Stock investors are used to splits, but why all the reverse splits in ETFs?
It’s surprisingly common. ProShares did reverse splits on 26 of its ETFs in the past year. Direxion has done eight. Vanguard reverse split one of its most popular funds, the Vanguard S&P 500 ETF (VOO | A-97).
The most recent reverse split was the 1-for-2 one on the incredibly popular First Trust Short Maturity ETF (FTSM), which coincided with a surprise 10 basis point fee cut.
In normal equity land, reverse splits are often seen as a kind of last-resort window dressing for a failing company. Your stock price is headed toward a dollar, nobody wants it, so you do a 1-for-10 reverse split and—voila!—you’re respectable again and you’ve avoided delisting.
But when VOO reversed, it went from an already-fat $80 price (known as the “handle,” because it’s the part that hangs off the left side of decimal point) to $160. FTSM went from $30 to $60. I get emails every time something like this happens that ask two questions: Why; and, should investors care?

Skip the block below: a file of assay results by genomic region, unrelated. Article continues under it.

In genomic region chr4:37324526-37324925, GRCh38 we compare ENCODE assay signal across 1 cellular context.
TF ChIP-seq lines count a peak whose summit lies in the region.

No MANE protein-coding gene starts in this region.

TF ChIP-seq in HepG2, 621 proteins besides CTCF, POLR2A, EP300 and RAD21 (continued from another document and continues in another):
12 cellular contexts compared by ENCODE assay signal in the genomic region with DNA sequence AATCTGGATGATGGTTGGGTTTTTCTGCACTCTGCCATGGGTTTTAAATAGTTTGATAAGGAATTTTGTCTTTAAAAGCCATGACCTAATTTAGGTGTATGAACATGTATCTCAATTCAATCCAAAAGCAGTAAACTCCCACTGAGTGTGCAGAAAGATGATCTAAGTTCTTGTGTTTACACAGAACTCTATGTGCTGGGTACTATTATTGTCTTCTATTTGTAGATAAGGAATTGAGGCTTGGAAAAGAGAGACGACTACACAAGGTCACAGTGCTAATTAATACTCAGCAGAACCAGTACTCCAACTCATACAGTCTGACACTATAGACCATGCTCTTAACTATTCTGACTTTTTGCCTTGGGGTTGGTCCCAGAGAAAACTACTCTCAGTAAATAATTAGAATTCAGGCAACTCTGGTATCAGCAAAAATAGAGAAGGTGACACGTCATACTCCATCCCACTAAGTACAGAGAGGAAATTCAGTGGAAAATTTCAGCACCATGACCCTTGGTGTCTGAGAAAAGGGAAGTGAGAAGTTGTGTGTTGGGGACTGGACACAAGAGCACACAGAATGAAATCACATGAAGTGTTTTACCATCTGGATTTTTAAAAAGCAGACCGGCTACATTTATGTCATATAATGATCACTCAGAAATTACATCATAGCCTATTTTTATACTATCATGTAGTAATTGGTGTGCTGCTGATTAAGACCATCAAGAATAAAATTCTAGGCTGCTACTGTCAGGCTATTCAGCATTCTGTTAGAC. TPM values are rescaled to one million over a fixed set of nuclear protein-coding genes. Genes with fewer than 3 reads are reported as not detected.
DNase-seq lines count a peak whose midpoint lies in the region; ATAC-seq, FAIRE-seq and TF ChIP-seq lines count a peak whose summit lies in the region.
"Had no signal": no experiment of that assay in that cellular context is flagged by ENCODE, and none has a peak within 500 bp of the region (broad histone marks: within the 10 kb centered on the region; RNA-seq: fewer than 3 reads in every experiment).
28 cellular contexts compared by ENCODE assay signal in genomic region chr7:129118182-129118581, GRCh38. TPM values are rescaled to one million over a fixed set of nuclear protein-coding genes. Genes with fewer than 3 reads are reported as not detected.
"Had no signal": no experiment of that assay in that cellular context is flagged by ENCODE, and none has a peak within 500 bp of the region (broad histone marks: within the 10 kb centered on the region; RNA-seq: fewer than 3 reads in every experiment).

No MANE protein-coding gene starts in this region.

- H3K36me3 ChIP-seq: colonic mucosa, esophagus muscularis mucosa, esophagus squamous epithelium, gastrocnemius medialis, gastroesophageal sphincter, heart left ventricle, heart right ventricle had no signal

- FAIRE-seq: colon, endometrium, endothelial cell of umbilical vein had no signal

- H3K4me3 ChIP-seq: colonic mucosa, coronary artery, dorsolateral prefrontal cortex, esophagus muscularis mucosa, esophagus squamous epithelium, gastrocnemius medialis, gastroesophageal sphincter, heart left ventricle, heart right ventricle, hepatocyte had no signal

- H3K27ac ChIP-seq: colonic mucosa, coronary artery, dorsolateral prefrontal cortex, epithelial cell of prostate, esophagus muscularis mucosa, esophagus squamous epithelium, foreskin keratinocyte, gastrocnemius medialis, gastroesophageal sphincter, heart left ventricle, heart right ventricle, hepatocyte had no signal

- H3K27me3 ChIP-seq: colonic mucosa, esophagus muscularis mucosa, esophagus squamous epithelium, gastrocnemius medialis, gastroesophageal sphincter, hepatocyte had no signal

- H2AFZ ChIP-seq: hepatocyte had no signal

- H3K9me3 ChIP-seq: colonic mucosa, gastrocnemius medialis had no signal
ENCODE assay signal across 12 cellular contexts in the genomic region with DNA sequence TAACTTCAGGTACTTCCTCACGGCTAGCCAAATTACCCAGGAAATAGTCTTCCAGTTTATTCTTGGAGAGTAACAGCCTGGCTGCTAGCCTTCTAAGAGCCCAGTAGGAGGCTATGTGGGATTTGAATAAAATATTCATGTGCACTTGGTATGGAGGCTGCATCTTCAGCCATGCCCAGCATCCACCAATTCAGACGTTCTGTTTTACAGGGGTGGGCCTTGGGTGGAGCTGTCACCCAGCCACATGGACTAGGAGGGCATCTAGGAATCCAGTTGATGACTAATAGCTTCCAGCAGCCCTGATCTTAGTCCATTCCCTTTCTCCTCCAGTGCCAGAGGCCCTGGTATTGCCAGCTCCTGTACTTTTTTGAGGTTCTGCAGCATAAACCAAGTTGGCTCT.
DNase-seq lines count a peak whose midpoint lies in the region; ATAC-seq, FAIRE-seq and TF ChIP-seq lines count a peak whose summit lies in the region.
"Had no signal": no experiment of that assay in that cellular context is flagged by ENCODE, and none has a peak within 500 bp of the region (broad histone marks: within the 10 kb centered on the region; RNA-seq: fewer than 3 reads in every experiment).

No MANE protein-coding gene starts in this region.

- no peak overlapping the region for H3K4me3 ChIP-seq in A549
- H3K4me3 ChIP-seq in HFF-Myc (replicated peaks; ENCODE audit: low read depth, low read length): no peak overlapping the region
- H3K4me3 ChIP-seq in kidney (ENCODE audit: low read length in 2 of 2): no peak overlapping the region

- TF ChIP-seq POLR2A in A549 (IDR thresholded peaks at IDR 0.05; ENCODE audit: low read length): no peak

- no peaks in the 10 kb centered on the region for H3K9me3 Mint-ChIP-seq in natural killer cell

Why Do The Reverse Splits?
Most long-term investors don’t really care much about what the actual dollar price of a share of something is. If I want to put $10,000 to work in a particular ETF or stock, it’s convenient if the share price is small, because it lets me get close to that round dollar amount. If, for instance, I want to buy $10,000 of the SPDR S&P 500 ETF (SPY | A-98), which has a handle of $204, I’m going to end up with either 49 shares and $9,996 of exposure, or 50 shares and $10,200.
At the extreme edges of individual stocks, it becomes hard to actually make a rational investment for some investors: Berkshire Hathaway A shares trade at $219,300 apiece—a higher price than the value of many investors’ entire portfolios. But, for the most part, it’s a marginal difference.
But there are reasons that having a high share price can be beneficial, especially if you’re any kind of active trader or institutional investor.